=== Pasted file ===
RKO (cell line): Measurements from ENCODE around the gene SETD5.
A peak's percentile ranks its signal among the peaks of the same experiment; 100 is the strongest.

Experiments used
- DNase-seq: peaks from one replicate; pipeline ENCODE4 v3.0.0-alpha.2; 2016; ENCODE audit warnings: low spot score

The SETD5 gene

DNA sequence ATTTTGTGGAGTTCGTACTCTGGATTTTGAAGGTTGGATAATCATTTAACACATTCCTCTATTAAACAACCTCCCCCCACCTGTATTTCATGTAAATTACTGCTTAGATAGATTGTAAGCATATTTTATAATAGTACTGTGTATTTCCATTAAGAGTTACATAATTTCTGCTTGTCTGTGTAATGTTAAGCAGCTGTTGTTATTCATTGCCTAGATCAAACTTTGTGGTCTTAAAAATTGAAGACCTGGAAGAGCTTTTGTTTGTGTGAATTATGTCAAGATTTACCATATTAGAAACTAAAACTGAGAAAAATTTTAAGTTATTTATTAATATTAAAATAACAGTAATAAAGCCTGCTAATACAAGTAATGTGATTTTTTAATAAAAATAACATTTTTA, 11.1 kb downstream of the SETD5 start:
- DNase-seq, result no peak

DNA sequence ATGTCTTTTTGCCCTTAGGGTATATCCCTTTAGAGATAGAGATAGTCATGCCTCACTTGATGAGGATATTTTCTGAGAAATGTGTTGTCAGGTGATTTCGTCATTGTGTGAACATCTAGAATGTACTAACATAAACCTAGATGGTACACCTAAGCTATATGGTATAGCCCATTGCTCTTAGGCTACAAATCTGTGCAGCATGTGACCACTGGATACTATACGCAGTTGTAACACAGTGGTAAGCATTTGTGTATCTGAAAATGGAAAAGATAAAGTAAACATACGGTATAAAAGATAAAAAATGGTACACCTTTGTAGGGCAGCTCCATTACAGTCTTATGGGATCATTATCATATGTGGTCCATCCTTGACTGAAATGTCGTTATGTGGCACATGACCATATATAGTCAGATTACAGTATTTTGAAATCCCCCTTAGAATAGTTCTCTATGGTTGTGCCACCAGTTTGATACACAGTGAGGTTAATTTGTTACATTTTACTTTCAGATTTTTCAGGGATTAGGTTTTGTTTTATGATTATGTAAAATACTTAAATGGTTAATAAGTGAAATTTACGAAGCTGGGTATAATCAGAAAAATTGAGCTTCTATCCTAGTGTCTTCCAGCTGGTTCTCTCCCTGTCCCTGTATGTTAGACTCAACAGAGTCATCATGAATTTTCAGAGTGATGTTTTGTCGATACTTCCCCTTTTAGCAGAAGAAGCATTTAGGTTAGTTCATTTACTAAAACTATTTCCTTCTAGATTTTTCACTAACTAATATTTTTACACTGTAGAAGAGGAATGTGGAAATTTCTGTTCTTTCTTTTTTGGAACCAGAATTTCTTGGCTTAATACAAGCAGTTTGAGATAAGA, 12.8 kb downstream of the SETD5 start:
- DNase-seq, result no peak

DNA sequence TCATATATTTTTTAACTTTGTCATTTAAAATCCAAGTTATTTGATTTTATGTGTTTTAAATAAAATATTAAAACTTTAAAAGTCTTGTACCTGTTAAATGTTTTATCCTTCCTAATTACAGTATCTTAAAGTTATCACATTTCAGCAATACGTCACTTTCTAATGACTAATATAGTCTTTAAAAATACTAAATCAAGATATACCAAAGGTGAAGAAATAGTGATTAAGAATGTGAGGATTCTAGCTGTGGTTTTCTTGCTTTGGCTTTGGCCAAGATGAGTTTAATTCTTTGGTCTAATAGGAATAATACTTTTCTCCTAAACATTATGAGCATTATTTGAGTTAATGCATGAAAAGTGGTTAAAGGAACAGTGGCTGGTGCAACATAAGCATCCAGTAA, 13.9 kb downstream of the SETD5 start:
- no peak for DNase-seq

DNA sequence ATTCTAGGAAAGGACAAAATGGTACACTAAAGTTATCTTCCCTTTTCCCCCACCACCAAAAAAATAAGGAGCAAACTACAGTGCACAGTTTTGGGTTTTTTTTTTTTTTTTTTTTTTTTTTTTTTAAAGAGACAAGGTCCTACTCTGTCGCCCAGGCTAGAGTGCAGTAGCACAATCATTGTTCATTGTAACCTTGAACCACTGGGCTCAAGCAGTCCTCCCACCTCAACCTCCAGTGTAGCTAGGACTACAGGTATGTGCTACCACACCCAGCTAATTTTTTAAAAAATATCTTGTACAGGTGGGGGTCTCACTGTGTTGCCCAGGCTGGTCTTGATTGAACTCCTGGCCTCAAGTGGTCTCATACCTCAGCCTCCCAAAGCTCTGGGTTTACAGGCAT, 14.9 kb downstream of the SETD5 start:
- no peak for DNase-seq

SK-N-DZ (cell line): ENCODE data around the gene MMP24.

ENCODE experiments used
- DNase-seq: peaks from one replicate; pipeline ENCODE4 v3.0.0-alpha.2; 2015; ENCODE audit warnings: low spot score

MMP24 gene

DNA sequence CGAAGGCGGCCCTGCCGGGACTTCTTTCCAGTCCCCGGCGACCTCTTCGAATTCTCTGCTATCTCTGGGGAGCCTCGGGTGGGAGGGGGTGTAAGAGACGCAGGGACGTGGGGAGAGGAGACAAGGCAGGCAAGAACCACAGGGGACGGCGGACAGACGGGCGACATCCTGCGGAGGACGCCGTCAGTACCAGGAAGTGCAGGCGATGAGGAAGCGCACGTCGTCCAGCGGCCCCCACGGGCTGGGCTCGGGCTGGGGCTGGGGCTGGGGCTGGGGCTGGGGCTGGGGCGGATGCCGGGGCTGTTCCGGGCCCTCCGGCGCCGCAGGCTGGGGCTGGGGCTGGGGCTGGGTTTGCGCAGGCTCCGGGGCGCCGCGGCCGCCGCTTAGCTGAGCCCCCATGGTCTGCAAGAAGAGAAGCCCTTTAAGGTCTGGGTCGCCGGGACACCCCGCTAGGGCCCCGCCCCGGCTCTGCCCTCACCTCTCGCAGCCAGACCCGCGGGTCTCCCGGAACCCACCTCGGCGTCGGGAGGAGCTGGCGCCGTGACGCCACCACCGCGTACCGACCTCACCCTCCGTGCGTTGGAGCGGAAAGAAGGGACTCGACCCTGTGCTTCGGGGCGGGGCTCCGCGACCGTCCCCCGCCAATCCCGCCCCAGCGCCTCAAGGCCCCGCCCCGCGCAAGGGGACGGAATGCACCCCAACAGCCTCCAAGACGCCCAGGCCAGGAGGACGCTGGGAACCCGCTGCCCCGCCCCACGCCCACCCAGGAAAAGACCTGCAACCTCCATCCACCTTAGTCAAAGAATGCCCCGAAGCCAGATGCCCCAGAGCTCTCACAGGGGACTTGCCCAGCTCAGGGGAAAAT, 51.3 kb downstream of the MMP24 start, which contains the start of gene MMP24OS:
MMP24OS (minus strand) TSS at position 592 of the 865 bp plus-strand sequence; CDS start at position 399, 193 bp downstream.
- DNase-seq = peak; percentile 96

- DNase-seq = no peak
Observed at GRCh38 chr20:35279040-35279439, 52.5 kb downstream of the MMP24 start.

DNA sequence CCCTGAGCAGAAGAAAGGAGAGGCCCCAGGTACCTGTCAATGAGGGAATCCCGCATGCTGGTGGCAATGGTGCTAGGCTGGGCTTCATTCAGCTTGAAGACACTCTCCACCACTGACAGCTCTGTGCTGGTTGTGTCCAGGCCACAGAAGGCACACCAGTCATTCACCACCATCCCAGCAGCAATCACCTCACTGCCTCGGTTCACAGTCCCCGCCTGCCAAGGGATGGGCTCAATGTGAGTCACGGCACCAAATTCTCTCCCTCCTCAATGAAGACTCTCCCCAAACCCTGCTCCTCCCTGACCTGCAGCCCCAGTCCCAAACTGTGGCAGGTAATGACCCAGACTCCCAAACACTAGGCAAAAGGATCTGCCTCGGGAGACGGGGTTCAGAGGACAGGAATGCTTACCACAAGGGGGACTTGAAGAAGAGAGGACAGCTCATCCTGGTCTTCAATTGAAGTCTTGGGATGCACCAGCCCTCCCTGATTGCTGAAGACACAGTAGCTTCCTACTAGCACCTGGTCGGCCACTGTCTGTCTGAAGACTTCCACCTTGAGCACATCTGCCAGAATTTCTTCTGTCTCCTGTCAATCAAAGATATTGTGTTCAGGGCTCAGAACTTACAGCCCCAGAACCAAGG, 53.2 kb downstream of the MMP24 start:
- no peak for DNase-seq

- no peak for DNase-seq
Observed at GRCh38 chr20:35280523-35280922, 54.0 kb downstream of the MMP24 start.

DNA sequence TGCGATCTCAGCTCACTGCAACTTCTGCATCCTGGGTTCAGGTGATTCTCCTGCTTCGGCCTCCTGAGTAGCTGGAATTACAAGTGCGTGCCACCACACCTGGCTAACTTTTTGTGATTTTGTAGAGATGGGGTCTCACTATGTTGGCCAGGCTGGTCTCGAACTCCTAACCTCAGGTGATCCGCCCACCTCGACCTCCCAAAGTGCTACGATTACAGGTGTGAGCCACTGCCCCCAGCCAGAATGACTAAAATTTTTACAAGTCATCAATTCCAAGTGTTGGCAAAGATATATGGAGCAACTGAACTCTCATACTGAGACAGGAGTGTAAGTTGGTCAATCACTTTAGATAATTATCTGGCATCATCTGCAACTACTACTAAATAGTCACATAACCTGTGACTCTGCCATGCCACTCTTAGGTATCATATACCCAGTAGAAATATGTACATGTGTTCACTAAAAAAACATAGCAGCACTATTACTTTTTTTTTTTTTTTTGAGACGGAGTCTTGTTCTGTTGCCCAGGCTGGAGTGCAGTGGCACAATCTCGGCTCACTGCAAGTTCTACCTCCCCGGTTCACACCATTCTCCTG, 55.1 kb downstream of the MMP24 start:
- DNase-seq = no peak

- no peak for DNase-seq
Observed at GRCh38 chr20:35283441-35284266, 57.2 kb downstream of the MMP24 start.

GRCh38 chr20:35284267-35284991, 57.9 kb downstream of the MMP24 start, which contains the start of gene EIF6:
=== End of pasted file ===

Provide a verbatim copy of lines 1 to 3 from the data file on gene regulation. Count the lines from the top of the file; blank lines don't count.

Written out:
RKO (cell line): Measurements from ENCODE around the gene SETD5.
A peak's percentile ranks its signal among the peaks of the same experiment; 100 is the strongest.

Experiments used